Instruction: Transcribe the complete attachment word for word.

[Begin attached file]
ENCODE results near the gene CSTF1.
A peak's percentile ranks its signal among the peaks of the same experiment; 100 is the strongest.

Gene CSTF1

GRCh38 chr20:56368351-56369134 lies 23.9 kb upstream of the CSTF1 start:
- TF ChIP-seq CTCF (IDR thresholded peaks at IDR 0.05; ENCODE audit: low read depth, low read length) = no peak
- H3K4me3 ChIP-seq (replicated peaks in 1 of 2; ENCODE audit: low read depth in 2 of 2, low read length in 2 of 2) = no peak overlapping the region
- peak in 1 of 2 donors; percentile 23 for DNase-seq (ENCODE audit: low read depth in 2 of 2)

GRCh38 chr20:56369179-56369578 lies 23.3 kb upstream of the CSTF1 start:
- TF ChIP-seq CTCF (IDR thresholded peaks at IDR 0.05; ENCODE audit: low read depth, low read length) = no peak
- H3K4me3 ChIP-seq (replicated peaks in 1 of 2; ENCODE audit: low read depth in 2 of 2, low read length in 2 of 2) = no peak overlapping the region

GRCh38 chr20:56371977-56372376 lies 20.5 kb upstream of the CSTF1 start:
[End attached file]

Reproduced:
ENCODE results near the gene CSTF1.
A peak's percentile ranks its signal among the peaks of the same experiment; 100 is the strongest.

Gene CSTF1

GRCh38 chr20:56368351-56369134 lies 23.9 kb upstream of the CSTF1 start:
- TF ChIP-seq CTCF (IDR thresholded peaks at IDR 0.05; ENCODE audit: low read depth, low read length) = no peak
- H3K4me3 ChIP-seq (replicated peaks in 1 of 2; ENCODE audit: low read depth in 2 of 2, low read length in 2 of 2) = no peak overlapping the region
- peak in 1 of 2 donors; percentile 23 for DNase-seq (ENCODE audit: low read depth in 2 of 2)

GRCh38 chr20:56369179-56369578 lies 23.3 kb upstream of the CSTF1 start:
- TF ChIP-seq CTCF (IDR thresholded peaks at IDR 0.05; ENCODE audit: low read depth, low read length) = no peak
- H3K4me3 ChIP-seq (replicated peaks in 1 of 2; ENCODE audit: low read depth in 2 of 2, low read length in 2 of 2) = no peak overlapping the region

GRCh38 chr20:56371977-56372376 lies 20.5 kb upstream of the CSTF1 start: